Promoting and protecting individual dignity and equal rights – that’s the goal of The Saskatchewan Human Rights Code. It’s the job of the Saskatchewan Human Rights Commission to discourage and eliminate discrimination against everyone under provincial jurisdiction – in schools, housing, public services, contracts, publications, and on the job.
What is Sexual Harassment?
Sexual harassment is a form of discrimination that’s against the law. It is unwarranted sexual conduct that interferes with rights guaranteed by The Saskatchewan Human Rights Code. Sexual harassment is not allowed in the workplace, at schools, colleges or universities, or in the provision of a public service. Customers in a restaurant for example, or patients seeking medical attention, or tenants renting an apartment are protected against sexual harassment.
Sexual harassment may be verbal, physical or visual. It may be one incident or a series of incidents. It is always unsolicited and unwelcome behaviour, and can take many forms, including but not limited to:
- sexual remarks
- “jokes” with sexual overtones
- a sexual advance or invitation
- displaying offensive pictures or photographs
- physical contact like touching, patting, pinching or brushing against
- sexual and physical assault.
A Power Play
Sexual harassment is an expression of power. It may be accompanied by threats, promises or abuse. Most sexual harassment occurs in the workplace. The harasser is usually someone in authority who uses his power to intimidate another. The victim often hesitates to complain for fear of reprisals or economic consequences.
The Code’s provisions against sexual harassment do not rule out office romance, flirtation, or good-natured jesting that is accepted by both parties. Sexual harassment refers only to unwelcome behaviour which the harasser knew, or should have known, would be unwanted.
Sexual Harassment… Who Says?
Men and women have different perceptions of sexual harassment. What may be a lighthearted joke to many men may be offensive to many women. In fact, the courts have said that women are more adversely affected by sexual harassment than men. Because of the disparity in interpretation and the fact that sexual harassment affects men and women differently, it’s critical to interpret sexual harassment as any behaviour the victim perceives as offensive.
How Does The Victim Feel?
Victims of sexual harassment feel humiliated, ashamed, degraded, embarrassed, and angry. Sexual harassment impairs job performance, decreases job satisfaction, and causes headaches, nervousness, insomnia and anxiety attacks.
It’s also wasteful. When employees have to spend time and energy dealing with sexual harassment it takes time and energy away from the job. Sexual harassment often leads to absenteeism and high staff turnover.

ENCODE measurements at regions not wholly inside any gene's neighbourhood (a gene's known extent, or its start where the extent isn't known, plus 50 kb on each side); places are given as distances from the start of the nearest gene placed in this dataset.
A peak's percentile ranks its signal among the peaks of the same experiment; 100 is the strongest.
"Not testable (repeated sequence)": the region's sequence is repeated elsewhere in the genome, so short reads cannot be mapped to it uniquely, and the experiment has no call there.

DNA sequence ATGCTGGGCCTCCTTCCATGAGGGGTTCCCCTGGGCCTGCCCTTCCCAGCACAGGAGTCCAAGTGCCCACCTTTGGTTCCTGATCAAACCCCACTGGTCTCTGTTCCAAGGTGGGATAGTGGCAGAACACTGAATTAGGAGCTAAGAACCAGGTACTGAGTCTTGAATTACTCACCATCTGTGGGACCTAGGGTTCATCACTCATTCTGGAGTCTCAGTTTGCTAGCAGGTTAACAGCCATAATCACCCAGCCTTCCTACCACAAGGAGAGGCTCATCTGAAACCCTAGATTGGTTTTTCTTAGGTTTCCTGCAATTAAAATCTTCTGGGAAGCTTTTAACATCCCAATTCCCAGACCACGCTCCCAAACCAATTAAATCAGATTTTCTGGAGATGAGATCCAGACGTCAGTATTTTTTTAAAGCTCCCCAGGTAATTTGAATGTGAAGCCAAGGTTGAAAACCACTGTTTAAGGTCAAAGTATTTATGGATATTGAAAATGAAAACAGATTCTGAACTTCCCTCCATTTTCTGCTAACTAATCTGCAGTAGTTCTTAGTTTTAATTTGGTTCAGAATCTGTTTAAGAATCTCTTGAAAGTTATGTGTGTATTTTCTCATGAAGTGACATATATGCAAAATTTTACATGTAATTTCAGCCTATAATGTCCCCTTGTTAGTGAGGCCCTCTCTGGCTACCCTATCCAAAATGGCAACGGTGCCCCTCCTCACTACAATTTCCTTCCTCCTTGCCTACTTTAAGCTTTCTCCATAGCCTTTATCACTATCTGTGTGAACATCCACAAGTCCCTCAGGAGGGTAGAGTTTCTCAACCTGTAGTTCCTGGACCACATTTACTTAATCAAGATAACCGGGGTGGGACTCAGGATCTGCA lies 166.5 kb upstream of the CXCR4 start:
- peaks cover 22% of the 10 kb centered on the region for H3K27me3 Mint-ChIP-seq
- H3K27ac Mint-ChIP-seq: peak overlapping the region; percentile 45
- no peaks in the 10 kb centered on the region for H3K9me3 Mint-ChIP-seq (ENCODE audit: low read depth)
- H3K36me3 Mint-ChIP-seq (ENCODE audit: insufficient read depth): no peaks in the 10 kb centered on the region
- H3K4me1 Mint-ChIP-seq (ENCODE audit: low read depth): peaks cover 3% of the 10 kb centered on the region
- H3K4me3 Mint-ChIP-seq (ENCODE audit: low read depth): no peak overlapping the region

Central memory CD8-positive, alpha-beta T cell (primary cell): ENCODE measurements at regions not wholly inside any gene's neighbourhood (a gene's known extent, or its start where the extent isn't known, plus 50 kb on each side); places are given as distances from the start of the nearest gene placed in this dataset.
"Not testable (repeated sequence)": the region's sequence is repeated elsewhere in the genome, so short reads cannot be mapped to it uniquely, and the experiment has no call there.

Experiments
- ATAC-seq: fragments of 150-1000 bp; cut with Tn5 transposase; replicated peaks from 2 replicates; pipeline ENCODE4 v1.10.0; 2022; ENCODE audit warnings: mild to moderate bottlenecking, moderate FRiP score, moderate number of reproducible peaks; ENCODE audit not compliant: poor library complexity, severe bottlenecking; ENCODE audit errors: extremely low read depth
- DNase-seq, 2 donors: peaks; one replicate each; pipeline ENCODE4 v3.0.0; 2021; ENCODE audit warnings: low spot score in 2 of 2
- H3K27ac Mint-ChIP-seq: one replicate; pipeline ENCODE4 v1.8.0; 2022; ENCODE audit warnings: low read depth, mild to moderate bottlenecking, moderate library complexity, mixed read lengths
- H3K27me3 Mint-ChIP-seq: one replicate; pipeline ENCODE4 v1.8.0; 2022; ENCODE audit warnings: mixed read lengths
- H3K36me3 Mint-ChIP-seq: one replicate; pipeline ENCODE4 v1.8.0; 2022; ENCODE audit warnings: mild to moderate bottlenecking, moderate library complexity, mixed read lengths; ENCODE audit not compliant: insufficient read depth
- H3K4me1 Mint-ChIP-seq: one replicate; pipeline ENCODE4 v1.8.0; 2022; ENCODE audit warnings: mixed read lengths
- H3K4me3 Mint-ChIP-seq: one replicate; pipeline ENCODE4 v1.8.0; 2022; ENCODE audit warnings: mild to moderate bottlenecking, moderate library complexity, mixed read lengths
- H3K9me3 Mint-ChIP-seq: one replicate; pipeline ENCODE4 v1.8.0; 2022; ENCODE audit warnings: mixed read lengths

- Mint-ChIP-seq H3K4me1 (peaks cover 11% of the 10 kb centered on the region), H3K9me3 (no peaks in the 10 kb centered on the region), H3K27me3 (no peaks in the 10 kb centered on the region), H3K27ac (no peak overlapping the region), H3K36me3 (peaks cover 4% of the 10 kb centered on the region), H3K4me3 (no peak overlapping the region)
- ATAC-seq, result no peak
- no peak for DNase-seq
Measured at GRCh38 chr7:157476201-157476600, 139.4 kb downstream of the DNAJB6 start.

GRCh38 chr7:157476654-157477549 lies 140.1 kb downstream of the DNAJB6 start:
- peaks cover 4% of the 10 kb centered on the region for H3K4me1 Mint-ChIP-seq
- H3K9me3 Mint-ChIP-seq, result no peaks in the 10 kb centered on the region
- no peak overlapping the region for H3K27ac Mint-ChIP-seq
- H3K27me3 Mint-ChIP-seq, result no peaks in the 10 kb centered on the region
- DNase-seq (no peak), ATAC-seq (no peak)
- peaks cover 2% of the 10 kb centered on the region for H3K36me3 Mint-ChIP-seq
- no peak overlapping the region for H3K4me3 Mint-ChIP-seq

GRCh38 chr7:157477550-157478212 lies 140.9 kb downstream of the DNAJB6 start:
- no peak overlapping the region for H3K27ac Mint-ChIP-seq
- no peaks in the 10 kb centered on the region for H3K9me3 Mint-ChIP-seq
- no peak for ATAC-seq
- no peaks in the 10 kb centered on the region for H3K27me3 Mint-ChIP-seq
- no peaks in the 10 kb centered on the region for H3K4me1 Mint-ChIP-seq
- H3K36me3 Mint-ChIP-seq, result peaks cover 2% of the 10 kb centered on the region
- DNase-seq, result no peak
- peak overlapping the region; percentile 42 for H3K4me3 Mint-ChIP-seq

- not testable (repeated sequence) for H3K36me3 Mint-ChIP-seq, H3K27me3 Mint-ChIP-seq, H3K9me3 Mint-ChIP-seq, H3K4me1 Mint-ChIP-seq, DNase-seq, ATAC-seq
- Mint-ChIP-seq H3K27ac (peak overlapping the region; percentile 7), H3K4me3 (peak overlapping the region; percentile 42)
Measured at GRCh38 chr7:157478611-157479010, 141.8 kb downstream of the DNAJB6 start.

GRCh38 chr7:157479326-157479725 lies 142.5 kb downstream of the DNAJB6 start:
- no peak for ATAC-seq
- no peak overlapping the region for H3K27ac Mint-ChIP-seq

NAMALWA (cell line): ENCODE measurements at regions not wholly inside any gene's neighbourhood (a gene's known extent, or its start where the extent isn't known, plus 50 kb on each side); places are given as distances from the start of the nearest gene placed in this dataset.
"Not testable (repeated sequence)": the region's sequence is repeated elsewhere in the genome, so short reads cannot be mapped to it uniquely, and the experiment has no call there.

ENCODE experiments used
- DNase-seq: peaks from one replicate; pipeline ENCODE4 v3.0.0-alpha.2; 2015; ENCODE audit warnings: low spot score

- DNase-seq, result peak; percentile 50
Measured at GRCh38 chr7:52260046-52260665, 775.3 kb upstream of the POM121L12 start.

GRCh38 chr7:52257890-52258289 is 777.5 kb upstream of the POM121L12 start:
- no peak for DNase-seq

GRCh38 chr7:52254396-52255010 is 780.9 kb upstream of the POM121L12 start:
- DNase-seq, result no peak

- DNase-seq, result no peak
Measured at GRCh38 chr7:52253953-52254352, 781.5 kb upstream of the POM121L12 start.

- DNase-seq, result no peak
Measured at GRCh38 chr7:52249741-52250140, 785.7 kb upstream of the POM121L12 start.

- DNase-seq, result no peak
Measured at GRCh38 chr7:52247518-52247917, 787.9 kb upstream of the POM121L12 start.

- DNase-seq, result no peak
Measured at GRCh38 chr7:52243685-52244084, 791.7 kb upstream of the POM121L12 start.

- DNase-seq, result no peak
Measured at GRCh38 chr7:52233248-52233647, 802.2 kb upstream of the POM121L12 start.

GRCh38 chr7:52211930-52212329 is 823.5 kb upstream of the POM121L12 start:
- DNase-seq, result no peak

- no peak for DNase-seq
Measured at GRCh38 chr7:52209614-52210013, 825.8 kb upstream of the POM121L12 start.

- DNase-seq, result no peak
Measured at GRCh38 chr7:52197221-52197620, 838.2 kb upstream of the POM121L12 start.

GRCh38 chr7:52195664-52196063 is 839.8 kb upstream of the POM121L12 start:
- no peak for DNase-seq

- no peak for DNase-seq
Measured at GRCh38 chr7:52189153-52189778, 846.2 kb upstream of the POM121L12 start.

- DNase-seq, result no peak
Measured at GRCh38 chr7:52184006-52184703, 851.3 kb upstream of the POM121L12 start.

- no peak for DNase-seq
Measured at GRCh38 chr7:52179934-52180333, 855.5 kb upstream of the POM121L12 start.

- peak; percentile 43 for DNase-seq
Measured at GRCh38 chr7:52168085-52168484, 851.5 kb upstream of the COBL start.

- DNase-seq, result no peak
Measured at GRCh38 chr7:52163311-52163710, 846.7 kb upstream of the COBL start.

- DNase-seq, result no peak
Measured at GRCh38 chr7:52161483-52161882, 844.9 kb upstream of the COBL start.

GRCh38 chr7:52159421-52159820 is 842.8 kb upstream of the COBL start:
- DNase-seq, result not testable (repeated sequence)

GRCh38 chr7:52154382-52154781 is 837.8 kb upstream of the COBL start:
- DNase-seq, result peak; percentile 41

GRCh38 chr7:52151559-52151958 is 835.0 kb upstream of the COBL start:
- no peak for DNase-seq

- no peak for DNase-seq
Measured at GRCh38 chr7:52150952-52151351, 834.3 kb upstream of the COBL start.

If You Are An Employer…
It’s up to the employer to provide a discrimination free workplace. Whether they are aware of sexual harassment or not, employers are responsible for the actions of management and supervisory personnel, and for the harassment by non-supervisory personnel in certain circumstances. For example, if a fellow employee harasses an employee, and the employer knows about it but doesn’t intervene, the employer may also be at fault.
Employers can achieve a discrimination-free workplace by:
- establishing a code of conduct
- establishing an anti-harassment policy
- setting up a confidential complaint process for victims of sexual harassment
- making sure all employees know the policy by posting it, putting it in memo form, or in the company news letter
- letting employees know that penalties will follow sexual harassment, including written or verbal reprimands, suspension, and termination
- establishing a monitoring system.
If You Are A Victim…
- Tell the harasser to stop. Make it clear to the harasser that the behavior is unwelcome. Tell them to stop the behavior immediately. You can do this verbally, in a letter, or both.
- Tell the harasser’s supervisor. Employers have a responsibility to protect employees from sexual harassment. Complain to the harasser’s supervisor. Insist that management take action.
- Tell your union. If there is a union in your workplace, tell your steward about the harassment. File a grievance. Encourage the union to put an anti-sexual harassment clause in the collective agreement.
- Talk about it. Often people who are sexually harassed are too embarrassed to tell anyone, or too afraid of the consequences. It helps to talk to a friend, relative or coworker you trust. You may find others in your workplace have also been harassed. If you’re willing to speak up, they might be too.
- Write it down. When you complain, whether to your supervisor, union, or the Saskatchewan Human Rights Commission, it helps to document your experience. Write down each remark or action. Try to remember the exact words used. Record dates, times, places and the names of witnesses as soon as possible after the event so the details are still fresh in your memory. Sign and date it.
- Contact the Saskatchewan Human Rights Commission. Commission staff members investigate complaints. Sometimes victims hesitate to complain because they fear retaliation. Any form of retaliation is against the Code .
It’s okay to bring someone with you for support when you come to the Commission office. A monetary award may be made to complainants to compensate for any loss of income, and for humiliation.